Saturday, February 09, 2019

The economics of a proto-post scarcity society

I've spent enough time discussing how Rick Webb doesn't understand economics, instead retrojecting hollow capitalist tropes on a fictional television show. But it's worthwhile to discuss the economics of "proto-post scarcity economy." However, without the specific historical context, it's impossible to talk about how a hypothetical economy "actually is"; the best I can do is lay out a kind of general framework.

Economics is the science of how we make mutually exclusive choices, usually (but not always) choices about material things. How do we manage scarcity? So the first thing is to think about what is scarce. There are three things that are always scarce: unique things, land, and human time. And even if some resources are not scarce, a society might still want to use them efficiently. Finally, there are things that are still so expensive that not everyone who wants one could have it.

Unique things are scarce. There's only one Mt. Everest, and only so many people can climb it in a year. There are only so many great bass fishing spots, only so many Hawaiian beaches. Only so many people can use pristine natural parks and forests. There's only one Mona Lisa. How does a society get to decide how to use inherently unique things?

Land is scarce. Although we can improve some of the marginal land, there is a finite amount of land on the Earth. We can probably house a lot of people in urban high-rises, but only so many people can have their own castles, McMansions, or even detached ranch houses with big back yards. Only so many people can have their own farms or vineyards. A society cannot make more of this kind of land by building up. Even if the society builds up, penthouse apartments will be scarce. Apartments with a view of something other than the wall of the next building will be scarce. Again, how does a society allocate scarce land?

Human time is scarce in the sense that each person can do only so many things in a day. If something one person wants requires the effort or attention of another person, that effort or attention is scarce. Let me define a "job" in this context as human effort or attention for the benefit of other humans (even if doing that job is somehow beneficial to the "worker"). There will be "good jobs", where there are more people who want to do that job than there is "demand" for that job, and "bad jobs", where there are fewer willing people than demanded. Ideally, we want everything in equilibrium, where all jobs are "neutral": there are exactly as many people who want to do that job as there is demand for that job. How would a society do so?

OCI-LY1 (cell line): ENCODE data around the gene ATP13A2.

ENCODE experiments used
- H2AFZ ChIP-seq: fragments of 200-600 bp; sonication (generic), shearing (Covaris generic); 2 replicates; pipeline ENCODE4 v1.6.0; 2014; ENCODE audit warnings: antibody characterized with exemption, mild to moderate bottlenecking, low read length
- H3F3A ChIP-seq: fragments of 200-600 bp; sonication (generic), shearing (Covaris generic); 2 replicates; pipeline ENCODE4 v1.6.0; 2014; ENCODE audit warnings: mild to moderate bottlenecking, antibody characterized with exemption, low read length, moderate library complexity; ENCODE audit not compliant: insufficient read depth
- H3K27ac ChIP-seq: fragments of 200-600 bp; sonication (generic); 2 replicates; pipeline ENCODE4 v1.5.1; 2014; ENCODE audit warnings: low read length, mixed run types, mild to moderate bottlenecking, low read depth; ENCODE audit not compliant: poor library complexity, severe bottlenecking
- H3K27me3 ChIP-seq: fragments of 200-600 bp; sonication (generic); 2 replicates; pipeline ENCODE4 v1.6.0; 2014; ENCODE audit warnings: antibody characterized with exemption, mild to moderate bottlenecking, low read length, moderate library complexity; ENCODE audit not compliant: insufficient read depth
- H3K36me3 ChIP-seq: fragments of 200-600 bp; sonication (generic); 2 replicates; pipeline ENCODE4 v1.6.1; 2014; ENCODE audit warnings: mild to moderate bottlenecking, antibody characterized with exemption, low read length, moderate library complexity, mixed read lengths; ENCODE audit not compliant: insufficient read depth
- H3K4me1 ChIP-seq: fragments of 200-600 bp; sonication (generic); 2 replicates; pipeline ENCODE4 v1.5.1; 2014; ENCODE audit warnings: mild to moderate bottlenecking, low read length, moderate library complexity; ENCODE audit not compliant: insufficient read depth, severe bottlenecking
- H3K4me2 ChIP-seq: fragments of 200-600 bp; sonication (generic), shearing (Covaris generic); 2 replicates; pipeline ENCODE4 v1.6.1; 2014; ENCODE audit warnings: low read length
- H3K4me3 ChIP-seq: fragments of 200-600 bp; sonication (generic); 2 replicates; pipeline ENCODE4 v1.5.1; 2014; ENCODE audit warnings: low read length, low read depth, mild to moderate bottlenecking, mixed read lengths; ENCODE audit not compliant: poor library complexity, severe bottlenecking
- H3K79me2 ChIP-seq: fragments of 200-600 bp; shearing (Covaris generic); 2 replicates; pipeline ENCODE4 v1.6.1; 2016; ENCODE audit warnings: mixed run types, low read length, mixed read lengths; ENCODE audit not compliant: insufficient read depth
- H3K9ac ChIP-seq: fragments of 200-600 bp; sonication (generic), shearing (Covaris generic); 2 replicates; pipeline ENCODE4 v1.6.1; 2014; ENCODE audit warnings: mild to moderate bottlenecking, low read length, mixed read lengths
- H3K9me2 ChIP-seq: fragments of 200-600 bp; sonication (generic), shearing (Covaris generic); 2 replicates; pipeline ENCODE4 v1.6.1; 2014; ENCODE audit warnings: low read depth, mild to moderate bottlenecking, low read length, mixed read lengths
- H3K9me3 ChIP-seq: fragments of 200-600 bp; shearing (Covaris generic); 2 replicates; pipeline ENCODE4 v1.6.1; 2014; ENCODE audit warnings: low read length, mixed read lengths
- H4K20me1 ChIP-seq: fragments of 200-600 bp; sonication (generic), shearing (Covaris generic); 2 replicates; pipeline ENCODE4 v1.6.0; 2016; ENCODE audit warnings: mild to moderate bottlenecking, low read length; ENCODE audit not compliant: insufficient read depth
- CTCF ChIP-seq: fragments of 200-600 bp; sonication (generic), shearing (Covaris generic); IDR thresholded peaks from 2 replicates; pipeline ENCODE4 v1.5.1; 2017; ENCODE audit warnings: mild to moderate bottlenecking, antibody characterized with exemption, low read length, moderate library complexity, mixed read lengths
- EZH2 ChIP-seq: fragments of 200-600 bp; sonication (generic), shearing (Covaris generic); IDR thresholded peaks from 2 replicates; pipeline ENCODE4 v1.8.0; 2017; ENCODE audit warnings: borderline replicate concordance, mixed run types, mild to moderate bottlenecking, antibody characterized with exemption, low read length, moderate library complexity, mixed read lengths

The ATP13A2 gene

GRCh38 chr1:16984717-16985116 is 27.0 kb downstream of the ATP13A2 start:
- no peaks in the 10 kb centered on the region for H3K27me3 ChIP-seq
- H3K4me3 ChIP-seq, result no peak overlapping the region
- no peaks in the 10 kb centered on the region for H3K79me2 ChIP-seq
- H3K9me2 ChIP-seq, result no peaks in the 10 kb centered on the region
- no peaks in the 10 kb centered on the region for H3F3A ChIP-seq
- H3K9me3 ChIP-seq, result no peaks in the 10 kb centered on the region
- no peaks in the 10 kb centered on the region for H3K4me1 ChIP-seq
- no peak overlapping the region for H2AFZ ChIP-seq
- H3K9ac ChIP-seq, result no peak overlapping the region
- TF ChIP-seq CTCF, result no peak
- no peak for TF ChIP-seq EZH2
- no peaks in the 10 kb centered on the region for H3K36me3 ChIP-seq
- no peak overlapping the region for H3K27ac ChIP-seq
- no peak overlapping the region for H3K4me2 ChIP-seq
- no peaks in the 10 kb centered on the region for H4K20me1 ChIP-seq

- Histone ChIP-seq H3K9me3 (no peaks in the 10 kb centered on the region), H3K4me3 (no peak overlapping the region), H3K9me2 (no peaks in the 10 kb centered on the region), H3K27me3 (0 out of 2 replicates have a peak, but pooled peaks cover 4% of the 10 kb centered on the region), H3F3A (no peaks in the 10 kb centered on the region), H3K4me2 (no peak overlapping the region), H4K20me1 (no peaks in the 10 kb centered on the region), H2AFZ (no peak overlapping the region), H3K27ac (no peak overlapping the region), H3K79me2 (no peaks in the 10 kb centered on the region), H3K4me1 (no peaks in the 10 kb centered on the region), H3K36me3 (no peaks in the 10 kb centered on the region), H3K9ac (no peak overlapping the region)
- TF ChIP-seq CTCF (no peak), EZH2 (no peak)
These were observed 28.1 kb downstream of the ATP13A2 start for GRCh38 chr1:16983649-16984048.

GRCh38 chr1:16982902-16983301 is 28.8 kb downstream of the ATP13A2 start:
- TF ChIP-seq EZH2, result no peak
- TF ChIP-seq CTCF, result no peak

Finally, a society would want to use even non-scarce resources efficiently. For example, a society might be able to produce as many shoes as people wanted, and if everyone woke up one day and decided they all wanted twice as many shoes, the productive capability would allow that with no other trade-off. Even so, it would make little sense to produce more shoes than people actually wanted. Even if there is no scarcity, a society might have to still track how many and what kind of shoes people want, and produce just those shoes and no more.

The answers to these questions depends in part on production technology. If everyone has a Mr. Fusion, a replicator, and a transporter, most of these problems go away, especially if the replicator can replicate most anything. For example, if a replicator can make the finest cuisine, there is no need for restaurants. If individuals' replicators can make most anything, there is no need to have factories or distribution networks. Similarly with transporters: if I can get in my personal transporter and just go anywhere, there's no need for trains, planes, and automobiles.

But replicators seem quite advanced. It's likely that a planet-bound proto-post scarcity society would instead use mostly automated factories, which are themselves constructed mostly automatically. Even if we can produce as many factories as we want to produce as many goods as we want, we would, I think, still want to be efficient about production, distribution, and expansion.

However, the above raises perhaps the most important issue: what does it mean to say that we can produce as many factories as we want to produce as many goods as we want? If some society produces some amount of goods but could relatively easily produce twice as much, why wouldn't people not want twice as much? At what point do we stop wanting more stuff? And, because people's preferences and desires are socially constructed, how do people stop wanting more stuff?

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